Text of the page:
Students in my classes know how often I advise them to “call your shots” – that is, do an honest and personal self-assessment of performance (whether on a project, in a class or on your job.) Only by genuinely understanding the difference between your aspirational and actual outcomes (and why they came to be different!) can you become effective at bringing the two into alignment. Lies are things we tall at a bar, not what we tell ourselves. (Another colloquialism from Purtilo: “Never believe your own b******!”)
Doing such an assessment is often difficult, not only because it brings us face to face with outcomes that are sometimes short of what we wanted. It takes practice. So when we see good examples of how this is done (and especially with analysis as to why, so one can improve) we really sit up and take notice.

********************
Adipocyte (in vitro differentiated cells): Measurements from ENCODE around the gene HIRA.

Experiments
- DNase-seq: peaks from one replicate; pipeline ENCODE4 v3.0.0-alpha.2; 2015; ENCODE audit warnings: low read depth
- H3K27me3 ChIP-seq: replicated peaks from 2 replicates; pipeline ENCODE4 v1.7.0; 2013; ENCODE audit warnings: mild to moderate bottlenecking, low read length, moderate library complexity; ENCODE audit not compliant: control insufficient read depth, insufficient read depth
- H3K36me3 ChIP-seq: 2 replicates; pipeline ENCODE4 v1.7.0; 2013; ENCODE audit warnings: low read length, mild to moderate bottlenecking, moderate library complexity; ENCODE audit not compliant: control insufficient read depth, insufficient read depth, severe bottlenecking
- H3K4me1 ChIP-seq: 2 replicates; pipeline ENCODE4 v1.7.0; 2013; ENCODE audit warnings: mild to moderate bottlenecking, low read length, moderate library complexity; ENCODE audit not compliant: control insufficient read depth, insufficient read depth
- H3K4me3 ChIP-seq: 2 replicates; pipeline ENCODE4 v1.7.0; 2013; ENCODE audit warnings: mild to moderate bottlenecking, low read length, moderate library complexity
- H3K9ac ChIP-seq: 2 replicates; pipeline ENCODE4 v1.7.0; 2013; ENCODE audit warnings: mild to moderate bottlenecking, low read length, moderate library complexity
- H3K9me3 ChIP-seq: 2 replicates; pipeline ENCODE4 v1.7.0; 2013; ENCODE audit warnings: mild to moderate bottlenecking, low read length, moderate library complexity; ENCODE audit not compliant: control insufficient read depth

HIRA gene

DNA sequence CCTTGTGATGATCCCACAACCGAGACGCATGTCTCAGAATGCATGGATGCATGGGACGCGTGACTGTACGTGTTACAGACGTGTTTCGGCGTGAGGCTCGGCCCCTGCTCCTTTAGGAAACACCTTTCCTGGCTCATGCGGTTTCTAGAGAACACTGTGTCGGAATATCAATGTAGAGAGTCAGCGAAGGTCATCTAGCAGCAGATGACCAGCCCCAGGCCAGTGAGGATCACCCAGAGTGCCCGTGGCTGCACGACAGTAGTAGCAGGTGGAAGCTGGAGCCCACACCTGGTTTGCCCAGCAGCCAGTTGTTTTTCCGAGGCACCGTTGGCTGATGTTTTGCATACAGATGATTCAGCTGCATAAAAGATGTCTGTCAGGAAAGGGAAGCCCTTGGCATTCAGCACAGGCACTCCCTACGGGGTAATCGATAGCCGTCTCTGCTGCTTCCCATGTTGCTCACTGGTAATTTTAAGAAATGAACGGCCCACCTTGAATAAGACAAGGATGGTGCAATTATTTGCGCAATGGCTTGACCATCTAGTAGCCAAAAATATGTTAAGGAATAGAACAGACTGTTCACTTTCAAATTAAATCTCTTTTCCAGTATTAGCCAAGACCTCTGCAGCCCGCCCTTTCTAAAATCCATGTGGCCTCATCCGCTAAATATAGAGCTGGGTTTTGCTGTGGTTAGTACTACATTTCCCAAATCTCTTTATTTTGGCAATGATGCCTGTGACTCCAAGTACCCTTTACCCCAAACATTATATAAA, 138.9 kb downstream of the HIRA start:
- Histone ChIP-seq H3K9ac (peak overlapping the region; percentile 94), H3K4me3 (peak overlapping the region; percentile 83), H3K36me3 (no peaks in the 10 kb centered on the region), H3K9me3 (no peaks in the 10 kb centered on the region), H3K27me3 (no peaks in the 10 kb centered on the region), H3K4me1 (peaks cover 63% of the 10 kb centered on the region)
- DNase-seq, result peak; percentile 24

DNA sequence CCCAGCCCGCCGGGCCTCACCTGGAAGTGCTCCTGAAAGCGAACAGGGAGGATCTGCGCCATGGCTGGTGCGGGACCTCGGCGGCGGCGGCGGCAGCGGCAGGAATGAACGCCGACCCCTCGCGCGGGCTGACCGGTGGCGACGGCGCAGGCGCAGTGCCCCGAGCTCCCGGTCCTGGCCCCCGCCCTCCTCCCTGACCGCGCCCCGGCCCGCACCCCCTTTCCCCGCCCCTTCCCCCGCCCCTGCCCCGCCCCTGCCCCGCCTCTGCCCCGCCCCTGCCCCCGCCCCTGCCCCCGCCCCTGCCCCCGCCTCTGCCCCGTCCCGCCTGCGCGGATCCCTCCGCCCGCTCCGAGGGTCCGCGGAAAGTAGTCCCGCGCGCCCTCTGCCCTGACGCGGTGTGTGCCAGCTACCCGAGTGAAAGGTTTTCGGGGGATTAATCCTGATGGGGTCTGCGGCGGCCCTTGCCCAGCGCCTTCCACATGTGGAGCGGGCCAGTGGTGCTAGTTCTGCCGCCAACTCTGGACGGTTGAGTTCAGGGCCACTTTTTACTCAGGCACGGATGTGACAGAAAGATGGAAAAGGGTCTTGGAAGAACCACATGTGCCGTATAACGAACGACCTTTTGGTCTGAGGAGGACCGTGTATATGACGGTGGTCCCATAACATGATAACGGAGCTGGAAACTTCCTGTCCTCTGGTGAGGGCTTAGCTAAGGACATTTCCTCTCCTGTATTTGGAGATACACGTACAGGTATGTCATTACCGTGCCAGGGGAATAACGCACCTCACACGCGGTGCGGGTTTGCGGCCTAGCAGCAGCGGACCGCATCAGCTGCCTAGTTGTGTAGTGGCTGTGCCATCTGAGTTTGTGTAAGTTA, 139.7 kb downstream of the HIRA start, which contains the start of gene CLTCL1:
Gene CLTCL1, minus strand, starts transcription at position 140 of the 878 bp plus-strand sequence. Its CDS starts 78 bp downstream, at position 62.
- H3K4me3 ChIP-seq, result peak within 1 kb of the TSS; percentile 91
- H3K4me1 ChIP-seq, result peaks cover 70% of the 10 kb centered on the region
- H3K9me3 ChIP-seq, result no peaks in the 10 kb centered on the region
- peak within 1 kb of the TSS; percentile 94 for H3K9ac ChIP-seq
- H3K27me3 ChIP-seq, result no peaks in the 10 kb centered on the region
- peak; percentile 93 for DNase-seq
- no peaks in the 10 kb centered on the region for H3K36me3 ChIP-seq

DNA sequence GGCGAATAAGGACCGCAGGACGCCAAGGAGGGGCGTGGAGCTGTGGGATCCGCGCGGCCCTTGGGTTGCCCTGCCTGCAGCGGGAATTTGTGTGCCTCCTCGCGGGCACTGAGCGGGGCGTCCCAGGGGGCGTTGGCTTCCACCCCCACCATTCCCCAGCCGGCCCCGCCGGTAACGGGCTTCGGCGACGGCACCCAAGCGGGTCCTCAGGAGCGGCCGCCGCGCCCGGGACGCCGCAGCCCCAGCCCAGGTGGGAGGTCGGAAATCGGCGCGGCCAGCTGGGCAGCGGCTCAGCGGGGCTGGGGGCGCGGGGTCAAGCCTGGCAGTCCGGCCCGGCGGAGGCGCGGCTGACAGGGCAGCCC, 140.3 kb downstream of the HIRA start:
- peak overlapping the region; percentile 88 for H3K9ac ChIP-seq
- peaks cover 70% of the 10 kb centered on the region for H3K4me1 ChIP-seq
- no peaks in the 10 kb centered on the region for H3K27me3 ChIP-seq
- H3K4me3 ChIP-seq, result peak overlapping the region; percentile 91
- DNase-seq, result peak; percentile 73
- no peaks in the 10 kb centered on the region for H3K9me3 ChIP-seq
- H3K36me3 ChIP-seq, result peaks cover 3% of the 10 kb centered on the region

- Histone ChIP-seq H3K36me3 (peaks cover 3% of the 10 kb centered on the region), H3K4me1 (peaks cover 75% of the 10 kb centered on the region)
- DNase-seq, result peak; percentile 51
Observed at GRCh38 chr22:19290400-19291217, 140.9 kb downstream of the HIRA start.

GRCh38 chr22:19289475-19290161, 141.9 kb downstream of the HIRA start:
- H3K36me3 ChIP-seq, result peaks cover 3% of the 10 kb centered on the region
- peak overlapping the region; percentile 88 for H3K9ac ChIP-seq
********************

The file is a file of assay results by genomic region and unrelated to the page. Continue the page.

That’s the case this morning with a spectacular assessment from Nate Silver, at his site fivethirtyeight.com. Silver’s piece is titled “How I Acted Like A Pundit And Screwed Up On Donald Trump” and he goes into excellent detail about the statistical methods that worked (or sometimes didn’t work) in his predictions on this year’s races to date.
Forthright assessments are a hallmark of serious scholars, and I commend this to you as a great example. This should be all the more interesting to some on campus since of course Silver had been one of the First Year Book authors on our campus.